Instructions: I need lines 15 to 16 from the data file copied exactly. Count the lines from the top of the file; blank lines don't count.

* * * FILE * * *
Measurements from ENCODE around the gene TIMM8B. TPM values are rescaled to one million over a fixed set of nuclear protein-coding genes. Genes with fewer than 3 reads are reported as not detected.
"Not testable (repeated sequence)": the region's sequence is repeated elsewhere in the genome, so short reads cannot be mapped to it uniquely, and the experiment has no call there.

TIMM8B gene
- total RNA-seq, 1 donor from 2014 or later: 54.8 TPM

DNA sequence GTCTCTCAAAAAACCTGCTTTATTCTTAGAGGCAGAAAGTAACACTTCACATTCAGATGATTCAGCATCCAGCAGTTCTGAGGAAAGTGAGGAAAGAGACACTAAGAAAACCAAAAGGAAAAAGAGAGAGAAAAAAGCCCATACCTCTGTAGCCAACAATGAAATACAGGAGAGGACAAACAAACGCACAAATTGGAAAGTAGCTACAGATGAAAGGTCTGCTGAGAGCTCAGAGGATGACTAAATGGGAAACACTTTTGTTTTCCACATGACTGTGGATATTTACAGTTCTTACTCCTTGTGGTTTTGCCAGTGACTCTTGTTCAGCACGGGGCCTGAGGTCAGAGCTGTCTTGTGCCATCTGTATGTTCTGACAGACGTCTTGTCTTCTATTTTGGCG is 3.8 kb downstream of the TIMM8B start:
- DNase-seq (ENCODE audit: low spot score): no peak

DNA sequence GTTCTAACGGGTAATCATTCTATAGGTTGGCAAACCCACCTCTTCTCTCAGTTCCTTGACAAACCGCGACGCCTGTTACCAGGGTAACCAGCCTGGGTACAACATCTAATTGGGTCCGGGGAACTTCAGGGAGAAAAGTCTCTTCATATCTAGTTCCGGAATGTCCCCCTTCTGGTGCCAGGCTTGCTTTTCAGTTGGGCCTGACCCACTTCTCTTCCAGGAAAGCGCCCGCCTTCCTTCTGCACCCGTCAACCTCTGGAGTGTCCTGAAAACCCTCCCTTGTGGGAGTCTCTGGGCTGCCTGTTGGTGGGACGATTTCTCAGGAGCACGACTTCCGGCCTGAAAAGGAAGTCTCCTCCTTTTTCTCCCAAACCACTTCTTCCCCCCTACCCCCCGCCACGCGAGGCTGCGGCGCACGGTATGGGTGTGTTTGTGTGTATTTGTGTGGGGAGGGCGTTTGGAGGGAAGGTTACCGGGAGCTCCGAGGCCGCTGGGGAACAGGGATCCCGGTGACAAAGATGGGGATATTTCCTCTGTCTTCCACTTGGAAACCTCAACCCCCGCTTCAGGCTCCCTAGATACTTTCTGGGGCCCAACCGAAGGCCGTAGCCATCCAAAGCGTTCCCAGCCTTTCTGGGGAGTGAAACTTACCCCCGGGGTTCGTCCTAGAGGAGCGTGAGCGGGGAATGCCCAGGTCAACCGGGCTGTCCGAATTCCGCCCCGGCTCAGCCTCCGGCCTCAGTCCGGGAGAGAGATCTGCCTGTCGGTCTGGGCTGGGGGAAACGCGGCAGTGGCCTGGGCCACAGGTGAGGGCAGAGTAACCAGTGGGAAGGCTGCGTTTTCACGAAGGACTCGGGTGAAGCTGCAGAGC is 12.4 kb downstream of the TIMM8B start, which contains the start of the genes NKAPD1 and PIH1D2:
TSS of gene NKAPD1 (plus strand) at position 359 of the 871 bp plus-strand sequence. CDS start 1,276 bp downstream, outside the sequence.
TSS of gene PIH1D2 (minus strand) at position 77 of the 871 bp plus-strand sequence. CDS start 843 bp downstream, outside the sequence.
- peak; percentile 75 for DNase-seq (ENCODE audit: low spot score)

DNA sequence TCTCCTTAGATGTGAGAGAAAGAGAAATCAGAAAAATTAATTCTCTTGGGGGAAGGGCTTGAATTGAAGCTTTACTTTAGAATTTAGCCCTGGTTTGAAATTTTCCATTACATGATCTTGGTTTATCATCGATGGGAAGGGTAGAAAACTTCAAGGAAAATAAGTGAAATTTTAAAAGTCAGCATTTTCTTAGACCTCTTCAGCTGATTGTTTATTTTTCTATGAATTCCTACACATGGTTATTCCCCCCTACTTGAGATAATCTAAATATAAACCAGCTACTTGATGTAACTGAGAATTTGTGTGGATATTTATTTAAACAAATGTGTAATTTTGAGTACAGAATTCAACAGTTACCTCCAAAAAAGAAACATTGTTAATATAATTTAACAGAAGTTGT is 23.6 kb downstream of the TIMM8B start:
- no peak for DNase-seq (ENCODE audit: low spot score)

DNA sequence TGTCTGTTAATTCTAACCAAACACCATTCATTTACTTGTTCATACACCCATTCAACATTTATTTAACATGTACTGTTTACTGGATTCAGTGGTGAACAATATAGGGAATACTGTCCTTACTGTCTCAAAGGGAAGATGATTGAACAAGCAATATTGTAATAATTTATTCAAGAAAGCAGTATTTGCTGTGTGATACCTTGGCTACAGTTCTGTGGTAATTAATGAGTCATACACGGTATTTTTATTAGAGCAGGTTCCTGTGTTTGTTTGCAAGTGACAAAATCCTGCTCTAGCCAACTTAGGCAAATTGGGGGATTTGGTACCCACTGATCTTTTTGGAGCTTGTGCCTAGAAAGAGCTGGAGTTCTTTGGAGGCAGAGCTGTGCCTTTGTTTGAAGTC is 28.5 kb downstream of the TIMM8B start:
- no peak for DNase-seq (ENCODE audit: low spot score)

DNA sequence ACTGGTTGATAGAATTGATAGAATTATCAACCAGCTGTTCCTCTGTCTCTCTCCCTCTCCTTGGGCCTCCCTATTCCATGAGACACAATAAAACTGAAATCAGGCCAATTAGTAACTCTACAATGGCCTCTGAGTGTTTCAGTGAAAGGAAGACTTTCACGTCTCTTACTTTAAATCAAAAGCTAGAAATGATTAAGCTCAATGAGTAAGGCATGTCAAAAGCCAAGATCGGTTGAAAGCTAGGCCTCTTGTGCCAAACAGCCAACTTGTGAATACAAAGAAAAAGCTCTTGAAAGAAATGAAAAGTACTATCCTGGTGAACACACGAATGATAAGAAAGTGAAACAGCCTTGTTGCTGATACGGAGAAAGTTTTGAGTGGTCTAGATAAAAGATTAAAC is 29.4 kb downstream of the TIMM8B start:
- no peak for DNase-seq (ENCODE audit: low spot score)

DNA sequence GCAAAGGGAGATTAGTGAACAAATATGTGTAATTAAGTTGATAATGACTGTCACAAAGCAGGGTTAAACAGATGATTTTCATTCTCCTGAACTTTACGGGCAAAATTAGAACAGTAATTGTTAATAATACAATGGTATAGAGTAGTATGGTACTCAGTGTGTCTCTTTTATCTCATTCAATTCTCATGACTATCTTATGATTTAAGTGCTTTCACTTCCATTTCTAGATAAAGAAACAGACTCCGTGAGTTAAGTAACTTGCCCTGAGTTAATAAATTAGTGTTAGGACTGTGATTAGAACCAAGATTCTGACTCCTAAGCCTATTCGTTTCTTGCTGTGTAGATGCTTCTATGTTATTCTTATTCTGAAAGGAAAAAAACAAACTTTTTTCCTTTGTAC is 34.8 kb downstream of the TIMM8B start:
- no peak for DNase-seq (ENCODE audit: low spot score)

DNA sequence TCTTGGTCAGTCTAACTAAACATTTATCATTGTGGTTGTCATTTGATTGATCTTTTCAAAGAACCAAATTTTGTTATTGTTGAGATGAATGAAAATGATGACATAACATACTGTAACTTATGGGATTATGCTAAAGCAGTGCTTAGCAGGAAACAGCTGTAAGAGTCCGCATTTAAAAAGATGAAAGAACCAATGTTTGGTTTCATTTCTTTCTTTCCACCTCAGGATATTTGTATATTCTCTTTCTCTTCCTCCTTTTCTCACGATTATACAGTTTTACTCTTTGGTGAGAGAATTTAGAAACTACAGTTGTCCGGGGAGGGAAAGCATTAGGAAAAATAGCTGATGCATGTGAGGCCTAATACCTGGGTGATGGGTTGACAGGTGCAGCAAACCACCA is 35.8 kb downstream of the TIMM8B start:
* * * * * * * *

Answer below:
DNA sequence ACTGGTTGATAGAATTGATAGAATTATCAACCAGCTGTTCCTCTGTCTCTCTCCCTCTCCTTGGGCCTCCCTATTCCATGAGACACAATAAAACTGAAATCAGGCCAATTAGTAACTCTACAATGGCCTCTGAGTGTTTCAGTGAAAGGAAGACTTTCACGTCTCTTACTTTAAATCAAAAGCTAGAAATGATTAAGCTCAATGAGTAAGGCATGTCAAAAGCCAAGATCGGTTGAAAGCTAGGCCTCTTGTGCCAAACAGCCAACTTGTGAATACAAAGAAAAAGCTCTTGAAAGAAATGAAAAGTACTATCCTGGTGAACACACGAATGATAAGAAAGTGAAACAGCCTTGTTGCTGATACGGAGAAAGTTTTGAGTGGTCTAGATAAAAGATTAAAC is 29.4 kb downstream of the TIMM8B start:
- no peak for DNase-seq (ENCODE audit: low spot score)